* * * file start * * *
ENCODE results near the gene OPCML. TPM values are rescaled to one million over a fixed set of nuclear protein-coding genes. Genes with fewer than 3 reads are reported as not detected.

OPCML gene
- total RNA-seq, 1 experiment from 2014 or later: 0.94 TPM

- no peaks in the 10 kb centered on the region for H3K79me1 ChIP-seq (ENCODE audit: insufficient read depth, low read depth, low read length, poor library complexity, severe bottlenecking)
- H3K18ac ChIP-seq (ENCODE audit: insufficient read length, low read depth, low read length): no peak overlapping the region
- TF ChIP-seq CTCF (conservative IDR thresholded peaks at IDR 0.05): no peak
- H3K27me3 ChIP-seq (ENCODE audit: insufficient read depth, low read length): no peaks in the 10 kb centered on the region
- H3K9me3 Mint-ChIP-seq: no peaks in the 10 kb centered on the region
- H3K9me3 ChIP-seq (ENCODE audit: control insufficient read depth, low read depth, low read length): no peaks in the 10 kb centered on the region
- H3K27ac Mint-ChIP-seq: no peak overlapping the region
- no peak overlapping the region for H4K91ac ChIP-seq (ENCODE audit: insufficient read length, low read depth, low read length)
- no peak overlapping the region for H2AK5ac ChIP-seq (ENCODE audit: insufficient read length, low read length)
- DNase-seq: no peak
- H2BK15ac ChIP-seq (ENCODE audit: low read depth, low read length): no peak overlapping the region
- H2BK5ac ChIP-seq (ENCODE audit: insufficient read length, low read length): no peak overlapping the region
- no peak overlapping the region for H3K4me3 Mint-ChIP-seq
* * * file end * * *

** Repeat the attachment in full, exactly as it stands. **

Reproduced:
ENCODE results near the gene OPCML. TPM values are rescaled to one million over a fixed set of nuclear protein-coding genes. Genes with fewer than 3 reads are reported as not detected.

OPCML gene
- total RNA-seq, 1 experiment from 2014 or later: 0.94 TPM

- no peaks in the 10 kb centered on the region for H3K79me1 ChIP-seq (ENCODE audit: insufficient read depth, low read depth, low read length, poor library complexity, severe bottlenecking)
- H3K18ac ChIP-seq (ENCODE audit: insufficient read length, low read depth, low read length): no peak overlapping the region
- TF ChIP-seq CTCF (conservative IDR thresholded peaks at IDR 0.05): no peak
- H3K27me3 ChIP-seq (ENCODE audit: insufficient read depth, low read length): no peaks in the 10 kb centered on the region
- H3K9me3 Mint-ChIP-seq: no peaks in the 10 kb centered on the region
- H3K9me3 ChIP-seq (ENCODE audit: control insufficient read depth, low read depth, low read length): no peaks in the 10 kb centered on the region
- H3K27ac Mint-ChIP-seq: no peak overlapping the region
- no peak overlapping the region for H4K91ac ChIP-seq (ENCODE audit: insufficient read length, low read depth, low read length)
- no peak overlapping the region for H2AK5ac ChIP-seq (ENCODE audit: insufficient read length, low read length)
- DNase-seq: no peak
- H2BK15ac ChIP-seq (ENCODE audit: low read depth, low read length): no peak overlapping the region
- H2BK5ac ChIP-seq (ENCODE audit: insufficient read length, low read length): no peak overlapping the region
- no peak overlapping the region for H3K4me3 Mint-ChIP-seq